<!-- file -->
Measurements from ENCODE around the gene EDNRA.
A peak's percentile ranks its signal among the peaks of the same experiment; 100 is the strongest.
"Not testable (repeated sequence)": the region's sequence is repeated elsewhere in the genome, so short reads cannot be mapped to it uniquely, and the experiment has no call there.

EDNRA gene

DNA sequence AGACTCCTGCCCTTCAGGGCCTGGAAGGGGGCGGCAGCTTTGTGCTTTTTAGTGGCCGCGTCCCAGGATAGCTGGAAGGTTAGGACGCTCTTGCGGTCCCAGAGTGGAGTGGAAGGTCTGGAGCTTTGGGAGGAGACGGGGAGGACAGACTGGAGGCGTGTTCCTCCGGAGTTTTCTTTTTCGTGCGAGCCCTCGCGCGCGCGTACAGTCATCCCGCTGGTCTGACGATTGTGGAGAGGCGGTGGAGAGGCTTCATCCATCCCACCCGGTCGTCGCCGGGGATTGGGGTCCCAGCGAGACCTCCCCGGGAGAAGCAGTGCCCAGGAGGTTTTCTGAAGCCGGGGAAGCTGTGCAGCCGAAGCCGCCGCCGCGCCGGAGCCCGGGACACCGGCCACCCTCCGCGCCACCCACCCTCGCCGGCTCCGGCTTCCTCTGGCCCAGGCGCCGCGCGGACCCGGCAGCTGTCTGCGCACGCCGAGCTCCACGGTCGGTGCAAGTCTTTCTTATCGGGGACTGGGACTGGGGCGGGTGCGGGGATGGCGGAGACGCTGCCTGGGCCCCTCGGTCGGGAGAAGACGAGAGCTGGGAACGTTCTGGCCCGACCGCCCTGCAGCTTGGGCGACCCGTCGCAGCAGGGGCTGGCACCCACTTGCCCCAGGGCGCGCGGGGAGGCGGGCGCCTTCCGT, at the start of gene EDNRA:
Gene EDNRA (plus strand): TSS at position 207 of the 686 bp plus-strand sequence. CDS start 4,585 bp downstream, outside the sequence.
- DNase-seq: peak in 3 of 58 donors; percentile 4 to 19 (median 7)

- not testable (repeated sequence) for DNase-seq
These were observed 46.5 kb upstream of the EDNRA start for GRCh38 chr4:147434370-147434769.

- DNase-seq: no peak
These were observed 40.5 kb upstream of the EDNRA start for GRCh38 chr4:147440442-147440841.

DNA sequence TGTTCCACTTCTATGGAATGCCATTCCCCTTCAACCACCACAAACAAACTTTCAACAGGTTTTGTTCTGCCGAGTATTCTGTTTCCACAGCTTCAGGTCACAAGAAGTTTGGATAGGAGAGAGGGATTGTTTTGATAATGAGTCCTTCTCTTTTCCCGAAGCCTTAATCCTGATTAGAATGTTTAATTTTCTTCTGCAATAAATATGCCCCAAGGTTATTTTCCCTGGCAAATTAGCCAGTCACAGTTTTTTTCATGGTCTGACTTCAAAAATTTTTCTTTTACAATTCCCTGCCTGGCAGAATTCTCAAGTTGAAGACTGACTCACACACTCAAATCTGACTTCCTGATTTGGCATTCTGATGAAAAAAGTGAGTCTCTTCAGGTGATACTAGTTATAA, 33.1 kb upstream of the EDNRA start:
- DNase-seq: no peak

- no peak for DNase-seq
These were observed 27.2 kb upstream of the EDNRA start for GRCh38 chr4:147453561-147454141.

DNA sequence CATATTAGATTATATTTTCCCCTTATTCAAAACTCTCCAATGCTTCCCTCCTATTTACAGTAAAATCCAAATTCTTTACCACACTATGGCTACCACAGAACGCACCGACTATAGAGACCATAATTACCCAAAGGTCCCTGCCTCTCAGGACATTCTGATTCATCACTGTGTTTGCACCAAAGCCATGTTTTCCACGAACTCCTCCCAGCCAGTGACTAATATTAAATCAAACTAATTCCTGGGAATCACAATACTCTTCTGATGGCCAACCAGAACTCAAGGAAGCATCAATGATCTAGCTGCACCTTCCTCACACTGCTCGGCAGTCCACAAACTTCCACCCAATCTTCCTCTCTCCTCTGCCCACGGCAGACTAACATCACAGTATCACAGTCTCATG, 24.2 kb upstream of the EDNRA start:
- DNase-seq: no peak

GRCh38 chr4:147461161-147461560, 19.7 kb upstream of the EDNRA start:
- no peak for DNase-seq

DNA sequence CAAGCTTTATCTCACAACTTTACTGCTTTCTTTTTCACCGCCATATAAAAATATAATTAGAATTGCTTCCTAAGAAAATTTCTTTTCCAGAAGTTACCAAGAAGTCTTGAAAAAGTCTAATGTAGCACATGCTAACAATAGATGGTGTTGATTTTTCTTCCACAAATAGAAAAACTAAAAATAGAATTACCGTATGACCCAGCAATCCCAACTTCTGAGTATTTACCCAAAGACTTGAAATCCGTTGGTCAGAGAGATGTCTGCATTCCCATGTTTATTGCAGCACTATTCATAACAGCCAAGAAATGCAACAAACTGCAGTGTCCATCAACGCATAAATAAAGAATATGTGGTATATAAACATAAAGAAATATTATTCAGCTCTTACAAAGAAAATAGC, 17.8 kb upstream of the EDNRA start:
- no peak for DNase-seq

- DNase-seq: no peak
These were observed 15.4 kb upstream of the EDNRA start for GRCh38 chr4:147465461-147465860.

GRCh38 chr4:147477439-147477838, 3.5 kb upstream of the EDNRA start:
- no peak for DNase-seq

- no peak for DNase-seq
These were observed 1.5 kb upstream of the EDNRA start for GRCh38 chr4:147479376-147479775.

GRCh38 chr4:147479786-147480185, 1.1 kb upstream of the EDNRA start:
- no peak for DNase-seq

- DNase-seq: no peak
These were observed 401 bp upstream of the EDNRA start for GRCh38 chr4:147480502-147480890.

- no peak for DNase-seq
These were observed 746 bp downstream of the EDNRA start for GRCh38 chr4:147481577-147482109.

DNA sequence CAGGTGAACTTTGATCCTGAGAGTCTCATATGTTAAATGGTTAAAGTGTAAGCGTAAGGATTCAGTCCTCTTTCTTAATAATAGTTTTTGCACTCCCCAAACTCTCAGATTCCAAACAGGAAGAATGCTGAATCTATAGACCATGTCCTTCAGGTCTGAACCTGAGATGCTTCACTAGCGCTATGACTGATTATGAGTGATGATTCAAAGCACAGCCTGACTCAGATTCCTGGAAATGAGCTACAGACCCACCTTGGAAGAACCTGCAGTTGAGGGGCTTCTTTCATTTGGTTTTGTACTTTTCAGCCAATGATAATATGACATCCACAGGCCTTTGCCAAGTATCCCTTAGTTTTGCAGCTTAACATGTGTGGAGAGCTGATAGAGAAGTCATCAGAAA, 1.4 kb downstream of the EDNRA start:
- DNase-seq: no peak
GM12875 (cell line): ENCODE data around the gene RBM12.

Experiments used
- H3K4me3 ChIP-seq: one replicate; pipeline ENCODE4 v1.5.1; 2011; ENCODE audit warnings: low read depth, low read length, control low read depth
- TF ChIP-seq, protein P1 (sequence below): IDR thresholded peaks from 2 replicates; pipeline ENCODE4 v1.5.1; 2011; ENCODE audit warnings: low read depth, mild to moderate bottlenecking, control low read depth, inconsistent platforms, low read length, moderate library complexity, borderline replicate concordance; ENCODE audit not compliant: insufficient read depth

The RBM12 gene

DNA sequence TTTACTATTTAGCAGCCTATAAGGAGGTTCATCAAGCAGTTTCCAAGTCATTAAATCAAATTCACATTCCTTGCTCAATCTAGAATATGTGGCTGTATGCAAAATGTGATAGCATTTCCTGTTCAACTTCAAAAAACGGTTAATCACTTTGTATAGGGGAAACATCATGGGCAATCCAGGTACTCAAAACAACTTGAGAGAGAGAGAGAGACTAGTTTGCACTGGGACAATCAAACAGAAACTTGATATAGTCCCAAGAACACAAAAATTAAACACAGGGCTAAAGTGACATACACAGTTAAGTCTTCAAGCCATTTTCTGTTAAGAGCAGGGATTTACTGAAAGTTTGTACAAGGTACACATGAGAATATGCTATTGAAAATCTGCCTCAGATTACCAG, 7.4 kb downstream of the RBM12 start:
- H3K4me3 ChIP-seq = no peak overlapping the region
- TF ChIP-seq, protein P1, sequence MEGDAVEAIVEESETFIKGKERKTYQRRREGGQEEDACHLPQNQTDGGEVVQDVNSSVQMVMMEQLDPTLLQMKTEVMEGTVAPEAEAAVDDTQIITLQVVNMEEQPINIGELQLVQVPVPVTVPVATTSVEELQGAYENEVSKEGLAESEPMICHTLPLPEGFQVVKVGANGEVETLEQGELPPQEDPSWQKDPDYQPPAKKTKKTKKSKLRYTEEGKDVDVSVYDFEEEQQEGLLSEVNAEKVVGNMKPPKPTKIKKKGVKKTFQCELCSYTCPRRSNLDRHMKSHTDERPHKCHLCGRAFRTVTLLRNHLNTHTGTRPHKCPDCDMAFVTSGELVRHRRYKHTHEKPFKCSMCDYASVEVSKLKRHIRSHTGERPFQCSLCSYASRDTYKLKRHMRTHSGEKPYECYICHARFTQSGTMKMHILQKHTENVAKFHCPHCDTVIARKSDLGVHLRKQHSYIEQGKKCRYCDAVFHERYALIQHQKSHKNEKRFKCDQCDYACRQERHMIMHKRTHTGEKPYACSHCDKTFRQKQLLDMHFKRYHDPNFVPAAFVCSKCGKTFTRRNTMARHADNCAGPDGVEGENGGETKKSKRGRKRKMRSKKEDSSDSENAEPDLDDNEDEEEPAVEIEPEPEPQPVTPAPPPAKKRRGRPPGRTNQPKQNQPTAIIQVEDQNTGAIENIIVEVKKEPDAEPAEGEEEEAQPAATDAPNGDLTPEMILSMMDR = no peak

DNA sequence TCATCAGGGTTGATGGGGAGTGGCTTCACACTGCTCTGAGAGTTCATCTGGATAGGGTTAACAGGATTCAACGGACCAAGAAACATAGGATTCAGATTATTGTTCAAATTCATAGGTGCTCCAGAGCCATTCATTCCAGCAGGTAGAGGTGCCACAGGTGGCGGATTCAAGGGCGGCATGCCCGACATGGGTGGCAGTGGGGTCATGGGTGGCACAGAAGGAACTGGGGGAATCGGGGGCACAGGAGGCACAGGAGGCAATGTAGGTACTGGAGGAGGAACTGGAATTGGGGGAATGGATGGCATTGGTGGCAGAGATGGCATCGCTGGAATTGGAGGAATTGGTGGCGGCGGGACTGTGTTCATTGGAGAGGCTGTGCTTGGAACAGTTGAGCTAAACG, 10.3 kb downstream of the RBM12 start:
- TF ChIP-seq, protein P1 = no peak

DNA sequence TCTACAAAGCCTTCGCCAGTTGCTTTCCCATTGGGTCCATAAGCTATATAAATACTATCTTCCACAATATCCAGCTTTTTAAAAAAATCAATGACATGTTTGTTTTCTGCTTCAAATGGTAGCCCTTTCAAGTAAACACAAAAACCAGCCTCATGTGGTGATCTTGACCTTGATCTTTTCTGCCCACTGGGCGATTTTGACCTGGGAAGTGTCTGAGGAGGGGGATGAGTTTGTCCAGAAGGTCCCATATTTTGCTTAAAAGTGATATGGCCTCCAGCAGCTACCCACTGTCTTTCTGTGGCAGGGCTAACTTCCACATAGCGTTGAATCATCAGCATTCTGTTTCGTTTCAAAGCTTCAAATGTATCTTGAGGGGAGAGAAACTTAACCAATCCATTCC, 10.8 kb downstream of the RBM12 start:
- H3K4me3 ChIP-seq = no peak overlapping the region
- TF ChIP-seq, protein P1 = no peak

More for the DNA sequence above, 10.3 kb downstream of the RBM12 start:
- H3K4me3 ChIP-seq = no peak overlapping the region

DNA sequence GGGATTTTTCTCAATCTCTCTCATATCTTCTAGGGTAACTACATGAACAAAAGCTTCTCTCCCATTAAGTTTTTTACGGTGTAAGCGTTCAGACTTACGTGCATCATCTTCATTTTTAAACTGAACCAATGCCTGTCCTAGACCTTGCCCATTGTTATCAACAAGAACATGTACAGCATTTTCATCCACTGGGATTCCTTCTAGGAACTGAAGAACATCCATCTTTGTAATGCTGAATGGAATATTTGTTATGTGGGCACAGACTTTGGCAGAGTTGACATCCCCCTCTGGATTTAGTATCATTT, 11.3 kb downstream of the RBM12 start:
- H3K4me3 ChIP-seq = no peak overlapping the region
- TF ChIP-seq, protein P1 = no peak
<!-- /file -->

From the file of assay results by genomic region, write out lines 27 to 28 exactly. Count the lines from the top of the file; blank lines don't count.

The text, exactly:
These were observed 1.5 kb upstream of the EDNRA start for GRCh38 chr4:147479376-147479775.

GRCh38 chr4:147479786-147480185, 1.1 kb upstream of the EDNRA start: